Curiouser and curiouser

Posted 11/5/20

Maybe, Gentle Reader, you’ve noticed that this weekly epistle is titled, “The Curious Cook.”

When we were getting ready to introduce these essays to the readership of the Chatham News …

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Curiouser and curiouser

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Posted

Maybe, Gentle Reader, you’ve noticed that this weekly epistle is titled, “The Curious Cook.”

When we were getting ready to introduce these essays to the readership of the Chatham News +Record, the need to name it was discussed. My first choice, “Does this taste funny to you?” was nixed because of its unwieldiness and the connotation of the reference to spoiled grub.

Other names were bandied about.

Some of the early ones included “chef.” That was an automatic “no” from me. I am not a chef. Chefs train under other chefs, either on the job or in culinary school. I hadn’t put in the blood, sweat, tears and burned flesh to earn the right to call myself “chef.” I explained I was not a chef, but a curious home cook who is constantly learning.

That did it. “Curious Cook” it became.

It’s grown on me. I like it because I am curious about cooking, techniques, ingredients and doggedly persistent about asking questions to every cook, chef, or food producer I meet.

I am also curious in another definition of the word. According to Dictionary.com, it also can mean “arousing or exciting speculation, interest, or attention through being inexplicable or highly unusual; odd; strange; a curious sort of person; a curious scene.”

And you know what, Gentle Reader? I am totally and completely OK with that. Who wants to be like everybody else?

In the spirit of curiosity and the search for new tastes and experiences, I’d like to share some recent discoveries I’ve made in the realm of food and drink.

When you’re having a horrible day, or you feel the need to reward yourself, or you want to make someone else’s day, but you don’t want to risk exposure, go drive-through.

In my hometown, there is a Krispy Kreme that’s open 24 hours a day. So, if you’re up at 2 a.m., need to get out of the house, and don’t want to run into a bunch of folks, go Krispy. Last time I was there, I got two doughnuts —one original and their new creation, a ring doughnut filled with their sweet fluffy cream.

As soon as I got them, I pulled into a parking space. The original was still warm. That first bite was so good I almost wept. The cream-filled was full of cream. I decided it was my reward for still retaining some shred of kindness even though we were about six months into this perfidious year of 2020.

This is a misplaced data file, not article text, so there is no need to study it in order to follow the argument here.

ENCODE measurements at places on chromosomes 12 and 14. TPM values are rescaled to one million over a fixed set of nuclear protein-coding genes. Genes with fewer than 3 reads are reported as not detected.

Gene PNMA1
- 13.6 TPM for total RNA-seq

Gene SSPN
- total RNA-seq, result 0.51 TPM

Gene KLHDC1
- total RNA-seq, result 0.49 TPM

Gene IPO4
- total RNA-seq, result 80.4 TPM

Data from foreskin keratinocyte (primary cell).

My other drive-through delights are at Chick-fil-A. One is both healthy and delicious, and the other is just plain delightful.

They now serve a really tasty kale salad. It’s pre-dressed and a great side for a sandwich. But The Kid and I have found that two large salads topped with eight or ten of their grilled nuggets make a very virtuous dinner.

Then you can have dessert.

Frosted diet lemonade! It’s a mixture of vanilla soft serve and sugar-free lemonade. A large is only about 300 calories and it tastes like frozen lemon meringue pie in a glass. Everybody that I’ve forced to taste it, loves it. But they only get a sip or two, and then they have to get their own.

My wimpy palate is no secret. Sometimes black pepper hurts me. Poblanos are the hottest chile I can handle.

But horseradish is my jam. The heat works differently and I can not only handle it, I enjoy it. In my fridge at all times is a squeezy container of Inglehoffer’s. I add it to mayo for roast beef sandwiches, sour cream for hash, beef stock for gravy and potato salad.

The other night I split some fingerlings and roasted them until they were cooked through and caramelized. I was going to make either a lemon mayo or a horseradish cream as a dip. When I was trying to decide which, I wondered what a lemon horseradish dip would be like.

It’s like heaven, you guys. I whisked together 1/2 cup mayonnaise, 1/4 cup sour cream, the juice of one lemon, and a tablespoon of horseradish. Freshly cracked black pepper and plenty of salt because both lemon and horseradish need a ton.

This combo was bright with a bite. It was delicious on the fingerlings, but would be great on sandwiches, in mashed potatoes, or on pasta. Promise.

Another taste combo that should be a thing is pumpkin and peanut butter. I make dog biscuits with the two ingredients and when baking it makes the house smell like autumn heaven. It smelled so good I knew it had to taste amazing. It does. Try a pumpkin bread with a peanut swirl, or even peanut butter and apple jelly on another new delish discovery, pumpkin spice English muffins.

It might be basic, but there’s a reason Starbucks sells millions of dollars worth of pumpkin spice lattes.

My final discovery I read about online. It was so cool and so simple I figured it had to be bogus. But I tried it the other day and it was a rousing success.

Once you use a handful of green onions, don’t throw the roots out. Put them in a glass of water and stick them in a sunny window. Overnight, shoots will begin growing out of the cut ends and continue growing. In two or three days, you have a whole new crop of freshly grown scallions.

I’m not sure how many times they’ll regenerate. Mine are on their third cycle and still look happy and healthy.

Now if you have any of your own discoveries, Gentle Reader, drop me a line. I’ll check them out and share them in a future column.

Now get out there and be curious, you Marco Polos of the supper table.

Thank you for your time.

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